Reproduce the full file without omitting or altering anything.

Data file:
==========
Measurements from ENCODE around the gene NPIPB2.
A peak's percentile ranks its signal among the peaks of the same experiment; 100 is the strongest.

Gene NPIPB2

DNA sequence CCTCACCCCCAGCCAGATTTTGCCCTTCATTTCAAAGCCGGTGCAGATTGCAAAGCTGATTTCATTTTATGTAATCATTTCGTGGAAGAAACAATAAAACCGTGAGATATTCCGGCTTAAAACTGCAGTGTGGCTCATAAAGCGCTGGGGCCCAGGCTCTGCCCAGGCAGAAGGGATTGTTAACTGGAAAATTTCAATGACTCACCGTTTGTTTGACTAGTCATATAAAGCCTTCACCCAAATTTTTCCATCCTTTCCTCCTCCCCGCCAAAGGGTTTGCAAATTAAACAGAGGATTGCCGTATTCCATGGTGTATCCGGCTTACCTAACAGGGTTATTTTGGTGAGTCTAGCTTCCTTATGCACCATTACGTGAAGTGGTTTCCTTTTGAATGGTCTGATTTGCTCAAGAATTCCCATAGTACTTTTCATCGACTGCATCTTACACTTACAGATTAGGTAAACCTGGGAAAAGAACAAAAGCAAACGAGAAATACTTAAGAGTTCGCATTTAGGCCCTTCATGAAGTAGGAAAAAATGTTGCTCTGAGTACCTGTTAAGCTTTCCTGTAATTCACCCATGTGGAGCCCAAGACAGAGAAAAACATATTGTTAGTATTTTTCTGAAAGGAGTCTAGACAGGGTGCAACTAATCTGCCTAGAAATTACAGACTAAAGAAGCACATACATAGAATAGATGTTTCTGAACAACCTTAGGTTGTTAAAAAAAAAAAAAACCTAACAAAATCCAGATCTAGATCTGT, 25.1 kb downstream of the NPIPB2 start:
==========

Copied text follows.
Measurements from ENCODE around the gene NPIPB2.
A peak's percentile ranks its signal among the peaks of the same experiment; 100 is the strongest.

Gene NPIPB2

DNA sequence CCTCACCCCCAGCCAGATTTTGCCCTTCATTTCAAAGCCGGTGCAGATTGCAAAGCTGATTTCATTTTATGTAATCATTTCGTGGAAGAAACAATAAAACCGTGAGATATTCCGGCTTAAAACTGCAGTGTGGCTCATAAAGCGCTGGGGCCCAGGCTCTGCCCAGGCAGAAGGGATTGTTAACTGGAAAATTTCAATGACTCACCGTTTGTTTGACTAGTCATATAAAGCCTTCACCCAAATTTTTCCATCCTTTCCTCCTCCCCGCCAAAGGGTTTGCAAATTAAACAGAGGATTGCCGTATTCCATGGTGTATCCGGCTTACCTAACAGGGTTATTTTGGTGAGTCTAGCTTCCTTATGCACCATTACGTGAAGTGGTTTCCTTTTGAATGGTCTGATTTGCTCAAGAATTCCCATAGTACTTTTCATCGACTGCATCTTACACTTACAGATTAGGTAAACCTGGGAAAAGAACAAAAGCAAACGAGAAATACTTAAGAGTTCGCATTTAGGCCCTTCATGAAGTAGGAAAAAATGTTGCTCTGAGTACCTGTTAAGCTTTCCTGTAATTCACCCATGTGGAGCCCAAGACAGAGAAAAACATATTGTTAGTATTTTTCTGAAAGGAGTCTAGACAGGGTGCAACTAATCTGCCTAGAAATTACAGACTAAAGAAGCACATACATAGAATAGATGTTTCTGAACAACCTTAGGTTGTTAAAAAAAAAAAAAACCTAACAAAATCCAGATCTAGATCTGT, 25.1 kb downstream of the NPIPB2 start: